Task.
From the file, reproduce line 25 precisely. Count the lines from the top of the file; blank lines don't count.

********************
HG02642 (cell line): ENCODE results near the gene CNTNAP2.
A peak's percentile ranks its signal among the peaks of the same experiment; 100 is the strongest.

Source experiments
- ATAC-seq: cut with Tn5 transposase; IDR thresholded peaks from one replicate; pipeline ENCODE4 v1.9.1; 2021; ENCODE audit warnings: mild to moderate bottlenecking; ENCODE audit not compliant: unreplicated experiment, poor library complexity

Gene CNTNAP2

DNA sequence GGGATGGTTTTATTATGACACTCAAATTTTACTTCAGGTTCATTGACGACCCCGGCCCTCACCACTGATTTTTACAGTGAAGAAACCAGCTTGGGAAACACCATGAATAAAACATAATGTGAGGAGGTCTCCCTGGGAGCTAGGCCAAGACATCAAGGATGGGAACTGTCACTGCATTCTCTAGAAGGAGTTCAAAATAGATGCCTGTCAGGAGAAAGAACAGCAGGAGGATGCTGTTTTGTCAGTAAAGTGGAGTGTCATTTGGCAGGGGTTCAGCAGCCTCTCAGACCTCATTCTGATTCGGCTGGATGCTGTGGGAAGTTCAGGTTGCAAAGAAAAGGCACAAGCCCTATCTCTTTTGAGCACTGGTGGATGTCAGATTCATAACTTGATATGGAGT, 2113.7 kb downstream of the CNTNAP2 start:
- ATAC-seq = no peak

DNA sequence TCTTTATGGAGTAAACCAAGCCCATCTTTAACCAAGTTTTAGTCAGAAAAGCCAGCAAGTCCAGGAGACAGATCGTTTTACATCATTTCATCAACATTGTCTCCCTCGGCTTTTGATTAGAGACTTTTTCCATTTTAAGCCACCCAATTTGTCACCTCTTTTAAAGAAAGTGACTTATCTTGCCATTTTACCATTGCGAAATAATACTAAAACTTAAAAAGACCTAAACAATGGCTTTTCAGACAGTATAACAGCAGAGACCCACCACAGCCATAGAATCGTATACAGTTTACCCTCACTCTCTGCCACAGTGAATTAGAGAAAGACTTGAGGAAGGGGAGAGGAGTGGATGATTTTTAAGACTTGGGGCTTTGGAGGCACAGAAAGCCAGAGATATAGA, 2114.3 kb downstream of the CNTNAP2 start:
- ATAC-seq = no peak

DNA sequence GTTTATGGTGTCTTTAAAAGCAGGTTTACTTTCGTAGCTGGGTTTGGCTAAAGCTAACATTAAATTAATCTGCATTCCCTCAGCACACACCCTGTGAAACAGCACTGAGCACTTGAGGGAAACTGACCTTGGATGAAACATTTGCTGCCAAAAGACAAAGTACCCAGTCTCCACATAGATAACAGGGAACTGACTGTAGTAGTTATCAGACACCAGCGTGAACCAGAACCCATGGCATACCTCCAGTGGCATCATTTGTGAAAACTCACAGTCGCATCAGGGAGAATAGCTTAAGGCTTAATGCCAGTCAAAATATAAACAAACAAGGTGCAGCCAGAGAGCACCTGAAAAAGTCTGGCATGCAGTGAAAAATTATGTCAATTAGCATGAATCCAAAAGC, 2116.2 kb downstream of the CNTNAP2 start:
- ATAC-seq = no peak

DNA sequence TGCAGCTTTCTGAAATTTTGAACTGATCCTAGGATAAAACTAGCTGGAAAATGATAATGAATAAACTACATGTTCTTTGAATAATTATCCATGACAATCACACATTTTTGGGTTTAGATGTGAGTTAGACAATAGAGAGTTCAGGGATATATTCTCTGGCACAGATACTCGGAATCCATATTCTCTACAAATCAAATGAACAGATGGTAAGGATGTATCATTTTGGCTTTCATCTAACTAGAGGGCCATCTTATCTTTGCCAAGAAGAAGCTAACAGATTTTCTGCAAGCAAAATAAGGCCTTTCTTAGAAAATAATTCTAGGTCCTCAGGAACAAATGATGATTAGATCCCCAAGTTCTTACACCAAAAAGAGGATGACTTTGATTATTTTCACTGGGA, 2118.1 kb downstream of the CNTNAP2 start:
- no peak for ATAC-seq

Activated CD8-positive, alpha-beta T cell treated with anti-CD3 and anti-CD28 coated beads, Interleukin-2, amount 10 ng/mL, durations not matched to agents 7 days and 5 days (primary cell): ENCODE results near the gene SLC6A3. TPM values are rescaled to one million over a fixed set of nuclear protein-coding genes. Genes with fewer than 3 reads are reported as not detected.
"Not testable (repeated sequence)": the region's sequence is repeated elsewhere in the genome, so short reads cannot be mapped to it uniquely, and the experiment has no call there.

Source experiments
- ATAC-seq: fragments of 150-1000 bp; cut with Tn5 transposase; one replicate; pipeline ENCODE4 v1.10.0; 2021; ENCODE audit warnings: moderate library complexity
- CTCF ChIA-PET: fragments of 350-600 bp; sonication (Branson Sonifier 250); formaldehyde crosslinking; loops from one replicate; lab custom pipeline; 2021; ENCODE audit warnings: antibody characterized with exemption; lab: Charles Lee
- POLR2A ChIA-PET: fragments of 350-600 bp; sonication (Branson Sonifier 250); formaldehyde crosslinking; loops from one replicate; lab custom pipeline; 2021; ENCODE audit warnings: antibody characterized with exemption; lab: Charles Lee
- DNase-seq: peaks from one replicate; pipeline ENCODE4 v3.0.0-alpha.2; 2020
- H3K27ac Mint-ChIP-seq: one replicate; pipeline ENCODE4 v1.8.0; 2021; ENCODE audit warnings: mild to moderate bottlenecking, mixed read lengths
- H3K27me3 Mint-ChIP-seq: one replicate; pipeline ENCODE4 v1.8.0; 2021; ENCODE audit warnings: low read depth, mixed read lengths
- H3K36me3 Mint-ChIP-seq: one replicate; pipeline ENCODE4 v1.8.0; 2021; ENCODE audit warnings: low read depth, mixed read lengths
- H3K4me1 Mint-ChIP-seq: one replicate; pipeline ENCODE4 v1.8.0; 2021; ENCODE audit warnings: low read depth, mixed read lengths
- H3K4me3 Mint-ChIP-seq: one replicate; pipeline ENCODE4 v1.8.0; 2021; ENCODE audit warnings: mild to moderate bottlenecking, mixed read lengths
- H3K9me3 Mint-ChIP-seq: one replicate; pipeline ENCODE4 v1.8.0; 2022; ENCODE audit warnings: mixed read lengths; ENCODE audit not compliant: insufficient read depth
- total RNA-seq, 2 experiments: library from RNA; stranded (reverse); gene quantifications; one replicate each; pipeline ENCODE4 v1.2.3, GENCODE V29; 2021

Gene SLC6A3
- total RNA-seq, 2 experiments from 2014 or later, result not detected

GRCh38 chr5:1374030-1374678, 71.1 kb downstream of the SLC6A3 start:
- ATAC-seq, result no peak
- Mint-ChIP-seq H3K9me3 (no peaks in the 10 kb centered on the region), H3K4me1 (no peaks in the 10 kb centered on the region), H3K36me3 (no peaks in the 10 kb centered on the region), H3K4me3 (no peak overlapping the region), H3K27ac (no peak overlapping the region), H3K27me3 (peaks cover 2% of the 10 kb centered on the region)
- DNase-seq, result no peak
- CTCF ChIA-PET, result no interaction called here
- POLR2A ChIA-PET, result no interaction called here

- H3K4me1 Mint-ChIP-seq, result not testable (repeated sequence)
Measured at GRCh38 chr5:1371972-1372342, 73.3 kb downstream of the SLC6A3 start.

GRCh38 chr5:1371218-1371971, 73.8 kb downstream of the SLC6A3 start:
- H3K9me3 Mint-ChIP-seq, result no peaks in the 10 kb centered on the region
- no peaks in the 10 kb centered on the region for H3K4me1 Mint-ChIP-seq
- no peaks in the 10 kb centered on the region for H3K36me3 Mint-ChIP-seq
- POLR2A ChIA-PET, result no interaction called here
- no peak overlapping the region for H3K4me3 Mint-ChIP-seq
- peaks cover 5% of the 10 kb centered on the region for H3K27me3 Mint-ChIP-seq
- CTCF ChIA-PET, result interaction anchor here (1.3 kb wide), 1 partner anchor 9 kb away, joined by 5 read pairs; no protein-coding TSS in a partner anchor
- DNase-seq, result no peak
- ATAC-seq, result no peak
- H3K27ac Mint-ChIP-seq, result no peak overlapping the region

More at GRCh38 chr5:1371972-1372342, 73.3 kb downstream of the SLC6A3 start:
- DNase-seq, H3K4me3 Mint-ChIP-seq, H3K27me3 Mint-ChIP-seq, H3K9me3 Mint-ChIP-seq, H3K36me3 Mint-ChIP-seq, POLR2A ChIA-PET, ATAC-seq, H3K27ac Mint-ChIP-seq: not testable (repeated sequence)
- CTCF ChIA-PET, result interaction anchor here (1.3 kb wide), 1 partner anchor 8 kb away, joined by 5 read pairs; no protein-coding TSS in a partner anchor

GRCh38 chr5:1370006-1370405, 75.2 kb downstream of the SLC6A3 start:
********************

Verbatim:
- H3K4me3 Mint-ChIP-seq: one replicate; pipeline ENCODE4 v1.8.0; 2021; ENCODE audit warnings: mild to moderate bottlenecking, mixed read lengths